As I have gotten older, I have kept digging and searching for a view that makes more sense and that fits with the Bible as a whole and with the kind of God the Bible says He is.  And I have now found answers that make sense and that don’t leave me scratching my head in confusion. 

We need to remember that Calvinism (the reigning "extreme predestination" belief system) is based on John Calvin’s views of what the Bible says.  We should never take someone else’s view as “Bible truth,” without running it through Scripture to see if it holds up.  We should never view any man as “infallible,” as though they are above making mistakes or are speaking for God Himself. 

[It seems that, with Calvin’s approval and help, one man who vocally and forcefully disagreed with Calvin’s view on predestination (and who held various heretical views) was burned to death at Geneva.  Whether or not Calvin had much influence over this, he did support the death penalty for this man and there was a lot of animosity between them over predestination.  Look up “Michael Servetus” on-line and see what you think.  (Or click here, and look up some of the links I provided under the heading of "What Others Say About Calvinism.")  
            And Calvin supported the idea of legalism, maintaining strong (and sometimes forceful and violent) control over people’s lives and forcing them to be the way he thought Christians should be, punishing them if they fell out of line. 
            And from what I can tell, he believed in baptizing the infant children of the “elect,” as a sign of their salvation and a way to gain entrance into the church and, therefore, obtain their salvation, which is passed down from the “elected” parent to the child.  And even though they are too young to know about repentance (which many Christians, myself included, believe has to precede salvation and baptism), baptizing them as infants is a sign of their future repentance and future faith.  It seems that Calvin believes that the children of the “elect” are already saved because they are the children of the “elect,” people of the covenant, whereas the children of the non-elect are already damned.  (This is different than believing that God’s grace covers the sins of infants and young children who die – whether or not they are baptized - before they reach the age of accountability, the age when they are old enough to know right from wrong.)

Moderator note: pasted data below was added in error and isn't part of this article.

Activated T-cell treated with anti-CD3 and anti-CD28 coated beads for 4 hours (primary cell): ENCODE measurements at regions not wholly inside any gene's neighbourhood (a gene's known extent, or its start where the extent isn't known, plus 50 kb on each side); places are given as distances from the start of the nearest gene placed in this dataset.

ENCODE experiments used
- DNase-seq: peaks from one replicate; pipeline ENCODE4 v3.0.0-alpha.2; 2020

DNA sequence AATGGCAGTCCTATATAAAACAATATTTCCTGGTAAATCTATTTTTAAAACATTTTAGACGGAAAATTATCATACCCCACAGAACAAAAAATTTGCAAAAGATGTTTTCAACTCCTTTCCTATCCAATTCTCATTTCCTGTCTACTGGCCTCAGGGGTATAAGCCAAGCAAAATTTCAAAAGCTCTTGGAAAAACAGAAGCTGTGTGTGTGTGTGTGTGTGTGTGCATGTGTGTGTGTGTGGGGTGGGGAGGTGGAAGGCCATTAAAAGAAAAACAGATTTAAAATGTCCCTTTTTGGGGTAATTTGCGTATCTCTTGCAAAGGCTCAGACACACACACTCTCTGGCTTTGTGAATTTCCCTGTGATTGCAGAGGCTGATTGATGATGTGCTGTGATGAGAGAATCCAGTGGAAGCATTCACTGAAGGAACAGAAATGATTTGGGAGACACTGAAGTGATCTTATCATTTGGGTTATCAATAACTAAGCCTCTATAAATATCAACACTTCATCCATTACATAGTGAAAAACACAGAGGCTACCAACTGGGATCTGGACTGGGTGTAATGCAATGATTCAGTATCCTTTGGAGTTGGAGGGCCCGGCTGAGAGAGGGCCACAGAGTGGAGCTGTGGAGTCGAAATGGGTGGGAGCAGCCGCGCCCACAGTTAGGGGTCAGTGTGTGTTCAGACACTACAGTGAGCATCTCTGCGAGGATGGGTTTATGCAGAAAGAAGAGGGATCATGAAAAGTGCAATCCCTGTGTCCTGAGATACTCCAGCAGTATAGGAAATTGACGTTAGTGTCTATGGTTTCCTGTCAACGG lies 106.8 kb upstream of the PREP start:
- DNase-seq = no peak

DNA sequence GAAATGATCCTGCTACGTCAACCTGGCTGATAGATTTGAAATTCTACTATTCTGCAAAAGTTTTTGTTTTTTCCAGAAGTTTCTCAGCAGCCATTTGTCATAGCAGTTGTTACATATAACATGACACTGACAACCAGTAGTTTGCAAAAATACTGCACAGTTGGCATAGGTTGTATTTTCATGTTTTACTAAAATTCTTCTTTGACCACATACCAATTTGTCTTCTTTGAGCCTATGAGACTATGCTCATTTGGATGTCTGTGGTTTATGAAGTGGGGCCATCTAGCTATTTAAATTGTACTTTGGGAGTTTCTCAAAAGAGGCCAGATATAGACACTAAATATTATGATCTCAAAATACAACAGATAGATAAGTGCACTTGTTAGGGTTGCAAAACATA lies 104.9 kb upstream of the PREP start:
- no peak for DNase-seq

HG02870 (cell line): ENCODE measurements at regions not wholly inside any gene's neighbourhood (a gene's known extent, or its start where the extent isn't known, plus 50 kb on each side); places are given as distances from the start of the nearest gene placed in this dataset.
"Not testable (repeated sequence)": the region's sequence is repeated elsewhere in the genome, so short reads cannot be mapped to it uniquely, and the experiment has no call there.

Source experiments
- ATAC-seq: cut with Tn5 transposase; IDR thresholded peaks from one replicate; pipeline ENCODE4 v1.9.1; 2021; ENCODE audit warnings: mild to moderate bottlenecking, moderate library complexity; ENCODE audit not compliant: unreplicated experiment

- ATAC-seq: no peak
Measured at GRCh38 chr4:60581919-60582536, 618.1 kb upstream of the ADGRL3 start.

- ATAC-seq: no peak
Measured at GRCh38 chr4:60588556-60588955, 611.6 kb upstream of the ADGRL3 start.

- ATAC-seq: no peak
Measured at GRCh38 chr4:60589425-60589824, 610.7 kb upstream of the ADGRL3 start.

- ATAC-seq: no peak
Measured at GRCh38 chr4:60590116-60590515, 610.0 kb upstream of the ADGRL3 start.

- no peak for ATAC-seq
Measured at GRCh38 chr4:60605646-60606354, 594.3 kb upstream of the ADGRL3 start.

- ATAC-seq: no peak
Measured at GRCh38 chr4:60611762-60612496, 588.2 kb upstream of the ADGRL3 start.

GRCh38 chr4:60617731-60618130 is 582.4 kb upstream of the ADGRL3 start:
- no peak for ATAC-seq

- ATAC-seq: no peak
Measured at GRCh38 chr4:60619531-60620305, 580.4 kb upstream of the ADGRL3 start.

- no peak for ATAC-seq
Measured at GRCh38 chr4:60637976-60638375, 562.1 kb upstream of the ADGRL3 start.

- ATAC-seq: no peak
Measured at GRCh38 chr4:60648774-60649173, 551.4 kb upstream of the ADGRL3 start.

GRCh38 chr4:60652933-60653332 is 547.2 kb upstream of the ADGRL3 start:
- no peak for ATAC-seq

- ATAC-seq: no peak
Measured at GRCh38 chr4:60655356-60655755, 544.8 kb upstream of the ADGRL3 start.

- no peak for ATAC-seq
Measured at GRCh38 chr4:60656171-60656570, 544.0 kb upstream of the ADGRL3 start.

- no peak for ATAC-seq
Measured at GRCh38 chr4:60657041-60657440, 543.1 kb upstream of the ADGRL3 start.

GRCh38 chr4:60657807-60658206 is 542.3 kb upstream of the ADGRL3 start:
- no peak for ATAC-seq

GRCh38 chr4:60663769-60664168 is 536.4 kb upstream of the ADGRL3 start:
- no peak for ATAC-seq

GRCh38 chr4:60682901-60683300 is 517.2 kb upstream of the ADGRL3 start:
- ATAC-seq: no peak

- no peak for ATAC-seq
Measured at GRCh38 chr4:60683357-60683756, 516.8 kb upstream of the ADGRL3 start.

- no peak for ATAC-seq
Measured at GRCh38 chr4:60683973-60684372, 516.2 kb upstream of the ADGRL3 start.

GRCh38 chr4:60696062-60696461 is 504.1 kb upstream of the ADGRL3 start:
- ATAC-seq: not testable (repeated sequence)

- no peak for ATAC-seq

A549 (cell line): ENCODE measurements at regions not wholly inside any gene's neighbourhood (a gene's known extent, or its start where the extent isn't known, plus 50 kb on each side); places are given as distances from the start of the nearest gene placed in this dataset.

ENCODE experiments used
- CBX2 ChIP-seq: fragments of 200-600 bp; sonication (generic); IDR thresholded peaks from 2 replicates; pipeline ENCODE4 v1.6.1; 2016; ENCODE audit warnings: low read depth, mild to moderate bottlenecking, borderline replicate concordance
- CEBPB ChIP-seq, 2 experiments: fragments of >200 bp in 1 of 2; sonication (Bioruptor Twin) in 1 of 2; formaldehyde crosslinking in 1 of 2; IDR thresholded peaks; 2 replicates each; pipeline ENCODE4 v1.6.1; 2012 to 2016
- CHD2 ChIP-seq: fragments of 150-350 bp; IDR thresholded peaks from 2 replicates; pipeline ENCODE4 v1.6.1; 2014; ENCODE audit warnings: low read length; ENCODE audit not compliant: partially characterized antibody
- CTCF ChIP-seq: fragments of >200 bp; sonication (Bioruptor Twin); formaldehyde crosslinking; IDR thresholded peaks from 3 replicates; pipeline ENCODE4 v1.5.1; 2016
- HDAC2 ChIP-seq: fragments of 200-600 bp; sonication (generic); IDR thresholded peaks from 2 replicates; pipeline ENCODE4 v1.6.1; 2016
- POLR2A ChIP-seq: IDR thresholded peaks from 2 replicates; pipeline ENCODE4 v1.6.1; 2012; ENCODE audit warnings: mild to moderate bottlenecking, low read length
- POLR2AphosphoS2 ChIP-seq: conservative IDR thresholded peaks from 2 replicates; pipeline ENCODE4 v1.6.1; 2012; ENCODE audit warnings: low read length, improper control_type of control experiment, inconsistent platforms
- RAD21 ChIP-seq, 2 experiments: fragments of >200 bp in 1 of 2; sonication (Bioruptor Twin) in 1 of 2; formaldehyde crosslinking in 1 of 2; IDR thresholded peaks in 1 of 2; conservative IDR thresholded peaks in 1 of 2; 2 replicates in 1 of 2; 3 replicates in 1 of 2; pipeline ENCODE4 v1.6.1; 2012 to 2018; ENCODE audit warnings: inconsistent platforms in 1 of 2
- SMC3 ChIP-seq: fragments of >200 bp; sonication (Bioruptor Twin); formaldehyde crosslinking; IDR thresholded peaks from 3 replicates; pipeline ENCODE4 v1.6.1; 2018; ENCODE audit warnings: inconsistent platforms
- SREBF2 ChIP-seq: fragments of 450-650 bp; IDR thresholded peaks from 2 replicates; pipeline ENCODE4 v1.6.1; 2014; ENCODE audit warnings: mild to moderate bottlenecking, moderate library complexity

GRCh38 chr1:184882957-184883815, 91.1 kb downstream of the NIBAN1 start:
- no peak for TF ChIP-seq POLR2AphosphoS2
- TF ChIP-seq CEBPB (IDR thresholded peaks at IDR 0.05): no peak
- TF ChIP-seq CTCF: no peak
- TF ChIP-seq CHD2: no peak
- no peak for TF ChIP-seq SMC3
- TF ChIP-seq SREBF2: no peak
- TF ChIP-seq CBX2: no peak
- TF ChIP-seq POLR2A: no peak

And I understand that Martin Luther, who greatly influenced Calvin, believed that baptism is necessary for salvation, that through it we obtain salvation and forgiveness of sins and eternal life. 
            Look all of this up for yourself to see what history says.  What do you think about this and what do you think the Bible says about this?]

Never adhere to any one man’s teachings on the Bible, as though he is speaking for God and is infallible.  We are all human and capable of mistakes and have our own biases.  Run what they say through Scripture.  (Run what I say through Scripture!) 

And the more I have done this with “predestination,” the more discrepancies and problems I have found with it.  And the more answers I have found in Scripture.  And it makes sense. 

Maybe there’s a reason why “predestination” is so hard to grasp and understand?  Maybe it's because it doesn't match up with Scripture.  And so to make it match up, we have to do an awful lot of twisting and contorting to make it fit.

 And when that fails, we simply say, “It’s what the Bible says and you don’t have to understand it.  You just have to accept it!” 

And that’s another thing . . . As I have heard speakers speak on this topic, I have noticed some subtle (and not-so-subtle) manipulation techniques, meant to “bully” people into falling in line with his view, such as the “It’s just what the Bible says and you have to accept it” thing.  And I will look at those in the next post. 

But for now, let me end with this:  This is an incredibly confusing, controversial topic.  But it is one worth studying for ourselves.  Because it really does make a difference in how we view faith and how we walk as Christians and how we present God to non-believers.  But we should approach this issue humbly and discuss it humbly.  I don’t think any of us can act like we have “the answers” and like those who disagree are ignorant or “less Christian.”  So let’s be respectful of others, while still digging deeply into Scripture for the truth.

Previous post in this series:  "Predestination vs. Free Will" Overview 

Next post in the series:  Predestination Manipulation